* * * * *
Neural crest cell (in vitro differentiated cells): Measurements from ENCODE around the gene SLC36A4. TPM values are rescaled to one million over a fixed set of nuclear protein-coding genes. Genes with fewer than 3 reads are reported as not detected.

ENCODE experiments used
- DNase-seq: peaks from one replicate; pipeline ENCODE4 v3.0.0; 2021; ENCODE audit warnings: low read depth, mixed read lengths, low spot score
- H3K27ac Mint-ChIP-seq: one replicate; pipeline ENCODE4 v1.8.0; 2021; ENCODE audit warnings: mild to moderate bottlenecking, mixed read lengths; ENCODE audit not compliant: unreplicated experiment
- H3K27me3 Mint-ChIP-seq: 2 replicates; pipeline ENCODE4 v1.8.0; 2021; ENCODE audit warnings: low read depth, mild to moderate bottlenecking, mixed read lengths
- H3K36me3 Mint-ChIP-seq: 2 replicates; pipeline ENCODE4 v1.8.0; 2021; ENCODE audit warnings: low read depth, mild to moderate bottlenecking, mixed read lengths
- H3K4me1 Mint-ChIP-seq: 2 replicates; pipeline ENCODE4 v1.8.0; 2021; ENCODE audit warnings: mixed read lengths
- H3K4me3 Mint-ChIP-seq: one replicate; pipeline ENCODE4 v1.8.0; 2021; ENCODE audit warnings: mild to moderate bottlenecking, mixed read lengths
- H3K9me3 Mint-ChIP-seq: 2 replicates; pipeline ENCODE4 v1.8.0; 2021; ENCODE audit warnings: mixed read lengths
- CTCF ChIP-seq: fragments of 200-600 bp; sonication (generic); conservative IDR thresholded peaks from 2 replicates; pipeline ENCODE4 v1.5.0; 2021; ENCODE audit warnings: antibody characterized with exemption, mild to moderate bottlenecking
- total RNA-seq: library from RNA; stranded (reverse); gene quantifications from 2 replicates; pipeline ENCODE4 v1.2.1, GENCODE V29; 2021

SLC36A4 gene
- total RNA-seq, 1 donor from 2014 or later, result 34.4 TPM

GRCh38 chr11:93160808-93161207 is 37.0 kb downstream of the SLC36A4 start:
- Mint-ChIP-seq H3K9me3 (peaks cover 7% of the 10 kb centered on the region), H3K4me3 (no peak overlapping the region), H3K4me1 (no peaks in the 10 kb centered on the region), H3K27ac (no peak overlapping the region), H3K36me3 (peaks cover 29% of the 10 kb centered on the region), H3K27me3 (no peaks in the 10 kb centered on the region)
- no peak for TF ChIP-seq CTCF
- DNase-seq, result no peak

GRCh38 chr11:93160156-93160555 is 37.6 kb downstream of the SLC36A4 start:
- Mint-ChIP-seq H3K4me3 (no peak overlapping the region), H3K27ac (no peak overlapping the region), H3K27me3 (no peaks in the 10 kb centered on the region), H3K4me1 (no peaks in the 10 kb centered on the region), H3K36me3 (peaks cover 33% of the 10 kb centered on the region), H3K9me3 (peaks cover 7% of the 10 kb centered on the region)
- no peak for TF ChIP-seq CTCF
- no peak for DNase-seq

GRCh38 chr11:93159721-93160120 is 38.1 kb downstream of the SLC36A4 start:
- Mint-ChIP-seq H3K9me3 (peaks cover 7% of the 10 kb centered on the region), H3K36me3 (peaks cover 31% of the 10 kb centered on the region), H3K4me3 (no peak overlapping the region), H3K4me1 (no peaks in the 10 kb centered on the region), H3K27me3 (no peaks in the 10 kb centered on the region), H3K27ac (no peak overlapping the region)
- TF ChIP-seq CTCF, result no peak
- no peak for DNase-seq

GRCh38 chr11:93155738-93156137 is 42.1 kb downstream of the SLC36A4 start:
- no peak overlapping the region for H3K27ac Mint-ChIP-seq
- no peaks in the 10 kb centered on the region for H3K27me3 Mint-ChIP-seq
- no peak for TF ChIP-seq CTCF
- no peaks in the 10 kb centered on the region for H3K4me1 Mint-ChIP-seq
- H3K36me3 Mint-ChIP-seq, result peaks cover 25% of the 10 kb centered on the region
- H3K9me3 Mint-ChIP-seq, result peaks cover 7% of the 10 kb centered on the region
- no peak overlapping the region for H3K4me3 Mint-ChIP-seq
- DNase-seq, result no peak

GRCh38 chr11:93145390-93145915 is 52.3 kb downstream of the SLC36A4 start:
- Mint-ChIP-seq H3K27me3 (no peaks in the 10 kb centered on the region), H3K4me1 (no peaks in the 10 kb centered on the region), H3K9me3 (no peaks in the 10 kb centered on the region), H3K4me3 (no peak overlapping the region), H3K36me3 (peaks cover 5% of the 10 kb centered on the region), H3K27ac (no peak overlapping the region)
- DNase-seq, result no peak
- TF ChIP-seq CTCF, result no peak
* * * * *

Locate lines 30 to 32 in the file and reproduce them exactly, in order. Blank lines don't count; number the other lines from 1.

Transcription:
- no peaks in the 10 kb centered on the region for H3K4me1 Mint-ChIP-seq
- H3K36me3 Mint-ChIP-seq, result peaks cover 25% of the 10 kb centered on the region
- H3K9me3 Mint-ChIP-seq, result peaks cover 7% of the 10 kb centered on the region